Whilst researching for the Author Profile for Tracy Chevalier I came across a very interesting post on her website, written just this month. For her research for The Last Runaway she was drawn into the world of quilting which has surprisingly since led her to visit a prison cell. She is curating a quilt/art show for Danson House, a Georgian Mansion outside of London, which opens in April 2014. It opens next month. One of the pieces for the exhibition is a quilt Ishe commissioned from the UK charity Fine Cell Work, who teach prisoners how to sew, embroider, and do needlepoint. If you are interested in learning more please do visit the link to Tracy's website.  Quilting Exhibition.

The biographical information and photo used in this post are with thanks to the following websites, where you can also find more information about the author and her writing.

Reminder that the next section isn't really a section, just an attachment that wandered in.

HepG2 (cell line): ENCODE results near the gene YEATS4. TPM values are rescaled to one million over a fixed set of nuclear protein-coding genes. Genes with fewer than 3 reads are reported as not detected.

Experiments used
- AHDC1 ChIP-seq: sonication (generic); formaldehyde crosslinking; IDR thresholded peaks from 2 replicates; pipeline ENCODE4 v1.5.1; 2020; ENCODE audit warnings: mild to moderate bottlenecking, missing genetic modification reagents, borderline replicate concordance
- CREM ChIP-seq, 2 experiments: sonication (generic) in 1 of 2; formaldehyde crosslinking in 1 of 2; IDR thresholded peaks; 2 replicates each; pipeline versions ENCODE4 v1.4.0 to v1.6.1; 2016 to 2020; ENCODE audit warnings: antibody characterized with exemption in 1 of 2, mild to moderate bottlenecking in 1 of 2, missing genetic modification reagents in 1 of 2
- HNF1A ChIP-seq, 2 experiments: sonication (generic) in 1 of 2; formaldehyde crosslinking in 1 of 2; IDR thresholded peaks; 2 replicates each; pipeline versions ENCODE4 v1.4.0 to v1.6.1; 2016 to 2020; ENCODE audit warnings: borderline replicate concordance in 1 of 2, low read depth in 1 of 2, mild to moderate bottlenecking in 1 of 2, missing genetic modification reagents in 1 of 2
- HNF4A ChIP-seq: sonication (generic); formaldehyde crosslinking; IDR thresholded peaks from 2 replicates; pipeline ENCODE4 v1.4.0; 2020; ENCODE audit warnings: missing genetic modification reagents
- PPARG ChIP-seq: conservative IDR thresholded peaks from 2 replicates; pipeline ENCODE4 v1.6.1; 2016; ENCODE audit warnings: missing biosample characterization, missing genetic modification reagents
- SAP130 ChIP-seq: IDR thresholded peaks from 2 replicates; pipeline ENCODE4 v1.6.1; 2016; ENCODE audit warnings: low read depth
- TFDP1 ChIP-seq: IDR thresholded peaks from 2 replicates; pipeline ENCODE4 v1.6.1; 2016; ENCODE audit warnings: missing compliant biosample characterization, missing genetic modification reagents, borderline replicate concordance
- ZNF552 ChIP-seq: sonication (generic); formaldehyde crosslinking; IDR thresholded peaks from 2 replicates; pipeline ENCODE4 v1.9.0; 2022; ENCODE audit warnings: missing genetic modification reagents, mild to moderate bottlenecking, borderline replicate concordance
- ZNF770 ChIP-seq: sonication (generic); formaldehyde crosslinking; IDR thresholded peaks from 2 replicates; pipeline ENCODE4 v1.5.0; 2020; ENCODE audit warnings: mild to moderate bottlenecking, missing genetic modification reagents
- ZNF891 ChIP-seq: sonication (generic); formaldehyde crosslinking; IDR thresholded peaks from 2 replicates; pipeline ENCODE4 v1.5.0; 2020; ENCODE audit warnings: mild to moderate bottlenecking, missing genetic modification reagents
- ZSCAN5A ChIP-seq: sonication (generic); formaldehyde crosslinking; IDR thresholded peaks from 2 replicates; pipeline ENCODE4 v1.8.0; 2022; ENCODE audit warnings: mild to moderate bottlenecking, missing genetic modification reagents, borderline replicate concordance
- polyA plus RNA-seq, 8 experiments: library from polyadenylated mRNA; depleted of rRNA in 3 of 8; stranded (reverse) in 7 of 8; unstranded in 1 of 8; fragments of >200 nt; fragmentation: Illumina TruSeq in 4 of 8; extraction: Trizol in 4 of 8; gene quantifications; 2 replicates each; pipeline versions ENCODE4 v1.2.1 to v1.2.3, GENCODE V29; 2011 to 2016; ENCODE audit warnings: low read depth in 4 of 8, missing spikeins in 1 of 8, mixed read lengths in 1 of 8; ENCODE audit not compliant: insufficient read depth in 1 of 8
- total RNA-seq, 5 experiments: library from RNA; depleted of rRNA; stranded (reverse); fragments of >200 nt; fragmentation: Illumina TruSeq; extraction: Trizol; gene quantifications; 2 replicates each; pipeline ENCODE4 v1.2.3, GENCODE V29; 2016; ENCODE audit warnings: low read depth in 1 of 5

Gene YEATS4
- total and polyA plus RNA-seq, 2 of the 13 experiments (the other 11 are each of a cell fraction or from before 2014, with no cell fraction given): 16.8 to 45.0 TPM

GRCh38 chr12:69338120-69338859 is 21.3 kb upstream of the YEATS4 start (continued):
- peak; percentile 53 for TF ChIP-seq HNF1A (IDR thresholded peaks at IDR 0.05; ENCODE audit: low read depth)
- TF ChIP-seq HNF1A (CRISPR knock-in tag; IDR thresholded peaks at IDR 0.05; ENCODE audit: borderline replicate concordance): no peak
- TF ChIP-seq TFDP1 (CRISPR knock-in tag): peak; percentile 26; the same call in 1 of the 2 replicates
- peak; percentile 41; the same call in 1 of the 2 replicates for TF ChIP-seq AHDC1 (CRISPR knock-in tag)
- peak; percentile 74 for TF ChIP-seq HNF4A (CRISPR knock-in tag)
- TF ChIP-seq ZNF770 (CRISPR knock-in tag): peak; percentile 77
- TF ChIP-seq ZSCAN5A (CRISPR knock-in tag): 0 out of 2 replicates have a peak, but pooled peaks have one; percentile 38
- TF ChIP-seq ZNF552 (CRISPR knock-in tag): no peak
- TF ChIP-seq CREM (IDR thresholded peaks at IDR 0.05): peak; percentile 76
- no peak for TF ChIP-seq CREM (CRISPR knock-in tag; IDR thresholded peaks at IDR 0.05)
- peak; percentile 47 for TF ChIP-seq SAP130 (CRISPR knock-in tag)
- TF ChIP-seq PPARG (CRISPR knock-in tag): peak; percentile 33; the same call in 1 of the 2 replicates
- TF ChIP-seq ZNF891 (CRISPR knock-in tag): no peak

Goodreads Author Profile - Tracy Chevalier  Amazon Author Profile    Twitter - Tracy Chevalier


Tracy Chevalier - Wikipedia    YouTube - The Last Runaway   Facebook Page - Tracy Chevalier

Sharing with Literary Friday


13 comments:

  1. I have read a number of Tracy Chevalier books. Some I love, some I don't. I will be adding this one to my list of must reads even if the descriptions outweigh the story line. Every now and then you just need to read a beautiful book. Great Friday share

    Hugs
    Caroline

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    1. I have always found Tracy Chevalier's novels a compelling read and this one was no exception. Delighted you are adding the title to your TBR list, do let me know your thoughts once read.

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  2. I appreciated all the author's research, too, and felt like I learned quite a bit. The audio version was very well done... the narrator's voice was pitch perfect for Honor and her Quaker heritage.